School governors are volunteers who are committed to making sure that their school provides the best possible education for all its pupils.
Along with the headteacher, governors set the future direction for the school and decide how the school's budget should be spent. Governing bodies make decisions collectively on matters such as performance targets, school policies, the school's improvement/development plan, and the school's staffing structure.
They also hear appeals from pupils and staff and consider complaints.
In all types of schools governors should have a strong focus on three core strategic functions:
- Ensuring clarity of vision, ethos and strategic direction
- Holding the headteacher to account for the educational performance of the school and its pupils
- Overseeing the financial performance of the school and making sure its money is well spent
Different types of governors
Governing bodies are made up of different types of governors.
- Parent governors - elected from parents of children registered at the school
- Staff governors - elected from the teaching staff at the school
- Authority governors - appointed by the local authority
- Co-opted governors - appointed by the governing body to provide specific expertise
- Foundation governors - appointed at denominational or foundation schools to represent the foundation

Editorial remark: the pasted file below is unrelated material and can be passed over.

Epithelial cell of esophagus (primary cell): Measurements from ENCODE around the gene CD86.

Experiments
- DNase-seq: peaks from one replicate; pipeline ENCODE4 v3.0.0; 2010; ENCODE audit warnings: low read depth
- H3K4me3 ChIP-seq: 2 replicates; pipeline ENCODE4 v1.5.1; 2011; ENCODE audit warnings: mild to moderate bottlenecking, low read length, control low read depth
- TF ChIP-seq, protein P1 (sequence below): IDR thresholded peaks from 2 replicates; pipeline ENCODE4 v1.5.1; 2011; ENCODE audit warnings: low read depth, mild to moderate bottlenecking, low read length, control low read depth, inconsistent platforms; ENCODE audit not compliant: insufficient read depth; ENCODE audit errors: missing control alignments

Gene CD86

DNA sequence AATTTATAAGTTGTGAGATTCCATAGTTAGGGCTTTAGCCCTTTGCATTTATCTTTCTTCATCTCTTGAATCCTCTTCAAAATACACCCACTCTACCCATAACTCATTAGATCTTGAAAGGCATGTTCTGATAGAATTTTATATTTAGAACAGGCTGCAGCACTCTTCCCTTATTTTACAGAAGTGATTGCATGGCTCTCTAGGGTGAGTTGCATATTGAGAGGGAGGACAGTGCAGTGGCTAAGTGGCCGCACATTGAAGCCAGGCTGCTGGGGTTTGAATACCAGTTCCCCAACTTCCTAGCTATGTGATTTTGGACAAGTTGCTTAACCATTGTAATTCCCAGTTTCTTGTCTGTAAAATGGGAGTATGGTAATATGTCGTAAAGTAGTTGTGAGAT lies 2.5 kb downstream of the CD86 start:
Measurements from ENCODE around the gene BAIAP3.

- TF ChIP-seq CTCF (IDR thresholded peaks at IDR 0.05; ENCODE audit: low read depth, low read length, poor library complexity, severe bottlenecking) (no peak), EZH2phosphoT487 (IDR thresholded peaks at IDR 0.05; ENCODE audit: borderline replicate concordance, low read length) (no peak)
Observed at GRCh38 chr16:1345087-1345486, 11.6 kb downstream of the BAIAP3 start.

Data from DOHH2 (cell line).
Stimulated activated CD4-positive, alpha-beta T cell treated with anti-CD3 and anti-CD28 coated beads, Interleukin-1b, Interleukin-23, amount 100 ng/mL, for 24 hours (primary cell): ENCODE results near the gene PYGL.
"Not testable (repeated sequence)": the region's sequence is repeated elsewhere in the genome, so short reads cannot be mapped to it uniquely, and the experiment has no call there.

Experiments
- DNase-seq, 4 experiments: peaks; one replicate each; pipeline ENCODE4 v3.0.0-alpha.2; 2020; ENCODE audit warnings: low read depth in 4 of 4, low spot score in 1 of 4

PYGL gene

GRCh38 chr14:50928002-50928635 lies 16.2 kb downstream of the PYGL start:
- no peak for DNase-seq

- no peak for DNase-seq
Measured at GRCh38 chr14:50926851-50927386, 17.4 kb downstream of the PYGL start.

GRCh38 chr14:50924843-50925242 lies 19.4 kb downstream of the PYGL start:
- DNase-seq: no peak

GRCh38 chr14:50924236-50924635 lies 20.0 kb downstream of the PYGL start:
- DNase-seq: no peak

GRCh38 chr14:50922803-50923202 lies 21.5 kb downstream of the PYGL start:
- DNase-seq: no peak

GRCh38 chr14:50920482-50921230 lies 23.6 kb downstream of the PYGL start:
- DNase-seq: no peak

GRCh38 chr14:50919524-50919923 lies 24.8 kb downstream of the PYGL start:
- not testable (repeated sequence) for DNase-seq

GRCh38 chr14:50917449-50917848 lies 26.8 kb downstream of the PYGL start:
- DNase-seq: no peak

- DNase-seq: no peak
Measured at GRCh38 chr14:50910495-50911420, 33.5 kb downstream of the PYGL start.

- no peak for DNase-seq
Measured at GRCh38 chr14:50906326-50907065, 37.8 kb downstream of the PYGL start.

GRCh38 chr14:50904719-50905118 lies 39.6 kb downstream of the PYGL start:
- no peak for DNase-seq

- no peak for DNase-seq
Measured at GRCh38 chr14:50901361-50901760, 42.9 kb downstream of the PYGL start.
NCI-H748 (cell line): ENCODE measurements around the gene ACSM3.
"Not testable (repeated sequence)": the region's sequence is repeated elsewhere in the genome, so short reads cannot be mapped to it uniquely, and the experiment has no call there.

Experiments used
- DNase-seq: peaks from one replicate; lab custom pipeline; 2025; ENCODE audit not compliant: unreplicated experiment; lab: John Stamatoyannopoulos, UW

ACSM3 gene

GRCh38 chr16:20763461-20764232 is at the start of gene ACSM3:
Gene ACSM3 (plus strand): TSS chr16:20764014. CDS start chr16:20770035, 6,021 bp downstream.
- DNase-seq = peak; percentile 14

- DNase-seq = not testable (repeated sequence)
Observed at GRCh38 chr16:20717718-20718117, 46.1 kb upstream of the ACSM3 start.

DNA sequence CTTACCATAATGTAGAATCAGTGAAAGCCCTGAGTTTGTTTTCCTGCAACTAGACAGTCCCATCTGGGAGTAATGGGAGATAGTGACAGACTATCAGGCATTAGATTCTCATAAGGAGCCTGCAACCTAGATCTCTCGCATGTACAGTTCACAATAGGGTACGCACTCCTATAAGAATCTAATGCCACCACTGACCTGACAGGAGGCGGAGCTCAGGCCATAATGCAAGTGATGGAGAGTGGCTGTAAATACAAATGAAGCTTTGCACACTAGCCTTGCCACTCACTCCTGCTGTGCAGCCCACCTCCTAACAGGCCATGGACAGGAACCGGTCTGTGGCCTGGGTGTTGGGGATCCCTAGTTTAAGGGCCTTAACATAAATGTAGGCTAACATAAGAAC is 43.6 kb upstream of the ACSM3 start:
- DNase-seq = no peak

- Partnership governors - appointed at foundation schools to represent the local community
Who is disqualified from being a school governor?
You are not able to be a school governor if any of the following apply, if you:
- are the subject of a bankruptcy restrictions order or an interim order, debt relief restrictions order, an interim debt relief restrictions order or their estate has been sequestrated and the sequestration has not been discharged, annulled or reduced;
- are subject to a disqualification order or disqualification undertaking under the Company Directors Disqualification Act 1986, a disqualification order under Part 2 of the Companies (Northern Ireland) Order 1989, a disqualification undertaking accepted under the Company Directors Disqualification (Northern Ireland) Order 2002, or an order made under section 429(2)(b) of the Insolvency Act 1986 (failure to pay under county court administration order);
- have been removed from the office of charity trustee or trustee for a charity by the charity commission or commissioners or high court on grounds of any misconduct or mismanagement, or under section 34 of the Charities and Trustee Investment (Scotland) Act 2005 from being concerned in the management or control of any body;
- are considered by the Secretary of State as unsuitable to work with children or young people;
- are barred from any regulated activity relating to children;
- are disqualified from working with children or from registering for child minding or providing day care;
- are disqualified from being an independent school proprietor, teacher or employee by the Secretary of State;
- have been sentenced to three months or more in prison (without the option of a fine) in the five years before becoming a governor or since becoming a governor;
- have received a prison sentence of two years or more in the 20 years before becoming a governor;
- have at any time received a prison sentence of five years or more;
- have been fined for causing a nuisance or disturbance on school premises during the five years prior to or since appointment or election as a governor; or
- refuse a request by the clerk to make an application to the Criminal Records Bureau for a criminal records certificate.